At Dal Rae, the Lost Art of Tableside Service Survives – California News

At Dal Rae, the Lost Art of Tableside Service Survives – California News

Dal Rae co-owner Lorin Smith has prepared the tableside Caesar likely thousands of times, the way his dad and uncle taught him.

Danny Liao

At Dal Rae, the Pico Rivera restaurant where the same family has been serving surf and turf on white tablecloths for five decades, a traditional meal starts with the Caesar salad, and the Caesar starts with a dollop of anchovies. The pungent brown fish are finely minced in a food processor before being wheeled to a table in a wooden mixing bowl on a gleaming cart. Upon arrival they’re dramatically drizzled with a cocktail of condiments, each poured from several feet in the air: olive oil, red wine vinegar, a shot of Tabasco and a healthy trickle of Lea & Perrins. Then comes the dry mustard, the fresh garlic and the egg, which has been perfectly coddled in 180-degree water. Finally there’s the lemon, gently squeezed through cheesecloth to prevent its seeds from slipping into the mixture.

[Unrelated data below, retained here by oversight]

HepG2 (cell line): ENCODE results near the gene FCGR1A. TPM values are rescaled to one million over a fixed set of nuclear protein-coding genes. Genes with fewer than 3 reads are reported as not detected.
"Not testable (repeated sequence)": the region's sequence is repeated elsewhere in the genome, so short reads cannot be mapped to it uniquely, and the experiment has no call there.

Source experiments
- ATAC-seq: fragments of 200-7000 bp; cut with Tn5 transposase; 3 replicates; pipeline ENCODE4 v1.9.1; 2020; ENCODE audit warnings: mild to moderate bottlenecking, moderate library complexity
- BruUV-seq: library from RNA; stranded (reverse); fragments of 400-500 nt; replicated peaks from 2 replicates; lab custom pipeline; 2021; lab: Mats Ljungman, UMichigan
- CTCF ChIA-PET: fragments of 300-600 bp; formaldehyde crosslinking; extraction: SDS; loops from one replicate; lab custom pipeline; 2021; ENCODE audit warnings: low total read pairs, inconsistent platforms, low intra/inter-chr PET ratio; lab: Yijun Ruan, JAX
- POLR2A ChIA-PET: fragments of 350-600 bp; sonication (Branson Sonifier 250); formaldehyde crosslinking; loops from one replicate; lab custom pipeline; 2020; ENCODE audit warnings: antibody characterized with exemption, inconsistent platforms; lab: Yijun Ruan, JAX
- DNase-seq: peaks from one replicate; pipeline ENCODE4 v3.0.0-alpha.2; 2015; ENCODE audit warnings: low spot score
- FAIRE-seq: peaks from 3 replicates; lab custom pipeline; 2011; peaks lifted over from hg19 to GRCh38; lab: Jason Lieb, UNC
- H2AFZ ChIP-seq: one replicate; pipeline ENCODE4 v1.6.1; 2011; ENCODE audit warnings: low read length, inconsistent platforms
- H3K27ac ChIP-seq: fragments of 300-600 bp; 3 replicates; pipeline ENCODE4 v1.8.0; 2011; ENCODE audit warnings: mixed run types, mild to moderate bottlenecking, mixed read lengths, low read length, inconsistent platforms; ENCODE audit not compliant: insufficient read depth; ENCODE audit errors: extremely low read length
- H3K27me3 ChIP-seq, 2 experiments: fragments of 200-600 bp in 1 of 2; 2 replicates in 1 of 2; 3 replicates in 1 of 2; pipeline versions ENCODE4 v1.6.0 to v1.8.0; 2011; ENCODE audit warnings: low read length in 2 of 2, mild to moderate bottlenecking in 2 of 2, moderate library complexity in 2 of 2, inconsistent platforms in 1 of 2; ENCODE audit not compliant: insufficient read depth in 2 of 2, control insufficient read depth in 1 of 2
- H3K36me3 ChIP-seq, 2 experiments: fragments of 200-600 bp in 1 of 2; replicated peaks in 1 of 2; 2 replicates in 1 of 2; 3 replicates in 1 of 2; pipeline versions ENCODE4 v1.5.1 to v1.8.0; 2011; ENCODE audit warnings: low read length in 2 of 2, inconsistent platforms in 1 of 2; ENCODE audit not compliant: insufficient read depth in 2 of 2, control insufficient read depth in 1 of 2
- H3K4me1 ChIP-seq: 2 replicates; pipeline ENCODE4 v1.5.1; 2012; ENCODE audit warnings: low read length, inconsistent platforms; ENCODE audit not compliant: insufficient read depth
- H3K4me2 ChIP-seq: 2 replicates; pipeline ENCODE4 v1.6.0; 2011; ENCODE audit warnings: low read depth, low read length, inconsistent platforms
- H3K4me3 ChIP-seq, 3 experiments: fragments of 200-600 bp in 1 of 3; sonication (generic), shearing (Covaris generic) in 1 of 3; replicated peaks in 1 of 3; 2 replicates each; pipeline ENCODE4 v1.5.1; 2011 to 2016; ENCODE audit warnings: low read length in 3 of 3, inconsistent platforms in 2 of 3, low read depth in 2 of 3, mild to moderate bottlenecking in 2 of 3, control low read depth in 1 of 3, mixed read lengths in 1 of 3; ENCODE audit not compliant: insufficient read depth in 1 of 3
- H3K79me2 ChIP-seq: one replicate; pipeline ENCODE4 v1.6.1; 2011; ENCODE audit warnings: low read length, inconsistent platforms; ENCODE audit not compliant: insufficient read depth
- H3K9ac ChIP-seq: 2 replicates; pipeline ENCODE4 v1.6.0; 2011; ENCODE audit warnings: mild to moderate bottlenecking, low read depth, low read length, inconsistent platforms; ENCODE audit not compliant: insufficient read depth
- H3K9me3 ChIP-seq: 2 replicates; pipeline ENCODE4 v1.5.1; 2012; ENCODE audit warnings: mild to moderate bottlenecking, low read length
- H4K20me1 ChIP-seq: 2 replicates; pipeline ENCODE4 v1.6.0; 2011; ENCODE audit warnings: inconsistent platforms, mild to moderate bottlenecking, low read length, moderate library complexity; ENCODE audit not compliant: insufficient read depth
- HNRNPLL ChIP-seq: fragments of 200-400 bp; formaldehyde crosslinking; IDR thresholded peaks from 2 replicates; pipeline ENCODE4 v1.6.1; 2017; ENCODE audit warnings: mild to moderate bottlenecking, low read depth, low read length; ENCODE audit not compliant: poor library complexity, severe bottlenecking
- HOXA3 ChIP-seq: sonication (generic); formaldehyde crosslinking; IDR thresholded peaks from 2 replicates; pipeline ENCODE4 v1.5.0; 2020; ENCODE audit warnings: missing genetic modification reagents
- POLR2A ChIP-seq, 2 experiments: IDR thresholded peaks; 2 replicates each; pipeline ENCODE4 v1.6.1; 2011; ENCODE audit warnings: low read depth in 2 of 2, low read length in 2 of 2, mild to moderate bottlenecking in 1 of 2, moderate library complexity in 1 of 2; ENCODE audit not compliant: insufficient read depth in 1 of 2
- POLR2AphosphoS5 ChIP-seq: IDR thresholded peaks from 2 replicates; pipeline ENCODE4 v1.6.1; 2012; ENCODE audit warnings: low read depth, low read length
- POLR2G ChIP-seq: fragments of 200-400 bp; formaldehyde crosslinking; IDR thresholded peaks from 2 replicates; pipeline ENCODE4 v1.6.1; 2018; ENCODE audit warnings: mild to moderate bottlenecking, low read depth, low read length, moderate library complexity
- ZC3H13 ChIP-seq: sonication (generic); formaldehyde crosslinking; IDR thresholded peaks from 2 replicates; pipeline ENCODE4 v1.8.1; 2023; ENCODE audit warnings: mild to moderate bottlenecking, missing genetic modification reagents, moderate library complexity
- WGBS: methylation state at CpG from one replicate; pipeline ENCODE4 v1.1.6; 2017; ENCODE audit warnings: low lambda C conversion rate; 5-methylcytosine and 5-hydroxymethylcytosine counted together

“There’s a joke that a guy from Texas came up with,” Lorin Smith, who co-owns the restaurant with his brother, Kevin, says while preparing the Caesar for a couple celebrating their fifth wedding anniversary. It’s a Friday night, and nearly every table seems to be celebrating something: They’ve come with gift bags, birthday sashes and balloons in tow. “What’s this here sauce?” Smith says, blending the words together to sound like “Worcester sauce.” The joke gets only a small chuckle from the diners, who have ordered the rib-eye and the filet mignon, but Smith wastes no time continuing his rapid-fire Caesar preparation with a side of comedy. Multitasking is not a problem. This is, after all, the only job the 61-year-old has ever…

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